Owning gives you stability, but renting offers flexibility
- Housing costs will be part of your retirement budget, whether your rent or own.
- Owning offers perks like stability, no mortgage, tax benefits, and equity.
- Renting provides more flexibility, and you’ll spend less money (and time) on maintenance.
There are good reasons to own a home in retirement. But there are also plenty of arguments for renting. The latter may be less expensive if it means you don’t have to pay for maintenance and repairs. Owning, however, can be less stressful if you don’t have to worry about a landlord raising your rent.
Whichever route you go, housing costs will be one of your monthly expenses in retirement. Here are some factors to consider when making a rent-versus-buy decision.
Pros and Cons of Owning
- No mortgage
- Build equity
- Tax benefits
- Maintenance costs (and time)
- Difficult to move
Pros and Cons of Renting
- Less maintenance
- No taxes
- Easier to move
- Rent increases
- No equity
- No tax benefits
- Less stability
Advantages of Owning
It’s easy to find arguments for staying—especially if you live in a house you own now (and can avoid moving). Here are some key arguments.
If you’re one of the 70% of homeowners who go into retirement mortgage-free, the question of renting vs. owning may seem less complicated at first. Still, the fact that you have no house payment doesn’t make this a no-brainer.
You’ll have to consider property taxes and maintenance costs. And, the older your home, the higher those upkeep expenses could be.
If you own your home, you’ll likely enjoy more stability. You won’t have to worry about a landlord bumping up the rent. Likewise, a landlord can’t sell the house out from under you. You still have the option to move, but it will be your decision—not a landlord’s.
And if you do end up renting, a long-term lease could help lessen the uncertainty of rising rents.
For some retirees, it’s important to leave an inheritance. Others want to use accumulated home equity to take out a loan, line of credit, or reverse mortgage. These are situations in which ownership makes the most sense. In areas where property values are increasing rapidly, owning allows you to build equity. And, of course, it also means you can avoid rent increases that are so common in hot real estate markets.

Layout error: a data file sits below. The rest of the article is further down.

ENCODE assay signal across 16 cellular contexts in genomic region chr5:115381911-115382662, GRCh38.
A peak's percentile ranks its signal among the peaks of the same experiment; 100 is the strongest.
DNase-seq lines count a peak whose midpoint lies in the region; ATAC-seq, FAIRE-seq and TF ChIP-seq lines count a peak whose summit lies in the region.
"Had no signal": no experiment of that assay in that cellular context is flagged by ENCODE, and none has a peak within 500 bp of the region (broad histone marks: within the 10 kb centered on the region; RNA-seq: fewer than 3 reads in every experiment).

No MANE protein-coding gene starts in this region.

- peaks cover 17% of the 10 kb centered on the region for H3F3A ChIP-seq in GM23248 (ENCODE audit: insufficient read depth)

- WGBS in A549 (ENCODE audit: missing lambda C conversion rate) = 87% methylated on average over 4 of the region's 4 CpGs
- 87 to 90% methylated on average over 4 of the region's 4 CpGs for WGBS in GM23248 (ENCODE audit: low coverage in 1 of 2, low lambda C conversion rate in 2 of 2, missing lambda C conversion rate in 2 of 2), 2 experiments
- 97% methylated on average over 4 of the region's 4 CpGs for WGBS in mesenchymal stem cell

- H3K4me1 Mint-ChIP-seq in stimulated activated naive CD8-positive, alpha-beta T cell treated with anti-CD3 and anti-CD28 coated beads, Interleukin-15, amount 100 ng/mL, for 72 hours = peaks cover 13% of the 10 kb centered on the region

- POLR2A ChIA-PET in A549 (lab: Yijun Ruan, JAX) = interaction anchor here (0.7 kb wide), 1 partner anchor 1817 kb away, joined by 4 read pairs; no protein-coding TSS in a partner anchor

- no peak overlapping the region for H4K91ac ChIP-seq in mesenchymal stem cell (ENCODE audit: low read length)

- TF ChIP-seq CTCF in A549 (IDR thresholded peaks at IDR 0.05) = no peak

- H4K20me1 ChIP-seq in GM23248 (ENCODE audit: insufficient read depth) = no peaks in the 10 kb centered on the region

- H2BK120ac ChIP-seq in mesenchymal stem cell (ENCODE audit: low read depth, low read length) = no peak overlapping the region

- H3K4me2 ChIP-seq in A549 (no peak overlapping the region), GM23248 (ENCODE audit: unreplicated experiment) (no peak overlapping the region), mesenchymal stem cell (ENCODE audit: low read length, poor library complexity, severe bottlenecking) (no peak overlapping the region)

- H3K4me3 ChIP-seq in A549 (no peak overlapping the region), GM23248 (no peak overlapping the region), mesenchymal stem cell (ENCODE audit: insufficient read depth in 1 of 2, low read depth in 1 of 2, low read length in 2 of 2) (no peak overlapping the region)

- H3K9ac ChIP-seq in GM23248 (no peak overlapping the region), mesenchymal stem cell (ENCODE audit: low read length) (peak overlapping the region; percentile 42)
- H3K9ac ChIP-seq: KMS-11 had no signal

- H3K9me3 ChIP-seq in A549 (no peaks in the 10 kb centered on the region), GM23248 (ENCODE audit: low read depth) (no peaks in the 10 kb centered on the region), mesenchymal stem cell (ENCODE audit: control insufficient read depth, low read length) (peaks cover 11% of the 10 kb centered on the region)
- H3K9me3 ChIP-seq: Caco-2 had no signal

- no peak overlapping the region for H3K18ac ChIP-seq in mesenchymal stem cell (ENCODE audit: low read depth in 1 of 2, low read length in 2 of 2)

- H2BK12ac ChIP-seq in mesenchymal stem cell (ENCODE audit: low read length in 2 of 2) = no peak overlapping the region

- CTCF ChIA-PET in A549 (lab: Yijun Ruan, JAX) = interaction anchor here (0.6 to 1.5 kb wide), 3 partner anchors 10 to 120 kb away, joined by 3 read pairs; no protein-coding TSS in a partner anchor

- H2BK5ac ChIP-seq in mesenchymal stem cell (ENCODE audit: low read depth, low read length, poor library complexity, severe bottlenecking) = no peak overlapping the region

One of the benefits of homeownership is that you can deduct taxes and mortgage interest. Other deductions, including mortgage points, can all work to lower the amount you owe to the IRS. You get none of these tax perks if you rent.
The degree to which you’re emotionally tied to the idea of homeownership is an important, nonfinancial consideration. Selling your home and moving into a rental apartment or home shouldn’t be stressful. Also, keep in mind that you can’t remodel a rental, at least not without the owner’s permission.
Advantages of Renting
You may already rent and know these benefits. But if you’re a homeowner contemplating jumping ship, here are some reasons to consider.
Keep Your Options Open
Renting may make sense if you’re an empty nester, ready to downsize, or unsure of where you’ll spend your retirement years. You may want to move away for better weather (or a lower cost of living) for some years, and be able to easily return closer to your family later on.
Your health—or that of a family member—can also be a factor if you believe you may need to move soon to receive or give care. Many assisted living or independent living communities are rent only, leaving you with no choice if that’s where you’ll live.
Spending Less in General
It’s important to compare the cost of renting versus owning in the place where you plan to live. According to a report from Trulia, renting was less expensive in 98 out of 100 cities with a large population of residents 65 and older. It’s worth noting that in the South, owning is typically less expensive than renting.
When you rent, you will likely not have to pay for maintenance. On average, homeowners spend between 1% and 4% each year on upkeep. The older the home, the higher the number. One caveat: Make sure your landlord is responsible for all (or nearly all) maintenance and repairs, especially if you’re renting a house.
It’s not just the cost. As you get older, your ability to do any of these jobs yourself will inevitably decline. Maybe you don’t want to live somewhere that finds you regularly standing on ladders to change the light bulbs. That’s when a super or building handyman can really help.
Freeing Up Investment Capital
Renting may free up money that you can invest. That can increase your overall income during your retirement years. Investments often grow at a faster rate than real estate appreciates, making them an even better use of your money. Also, ownership puts you at risk in the event of another housing-market crash—something renting does not do.
You May Be Able to Do Both
Some retirees rent a home in an area where ownership costs are prohibitive and buy property elsewhere, renting it out as an income-producing investment. With proper planning and careful shopping, this arrangement can give you the best of both worlds.
Alternatively, you may want to rent for a while (10 years is optimum) and invest the savings. At that point, buying will likely be more of an advantage.
Compare Your Options
When it comes to renting vs. buying, what’s best for someone else may not be right for you. Compare the advantages and disadvantages of both options given your cash-flow needs, lifestyle plans, and emotional attachments. There’s no right or wrong answer, only the one that works for you.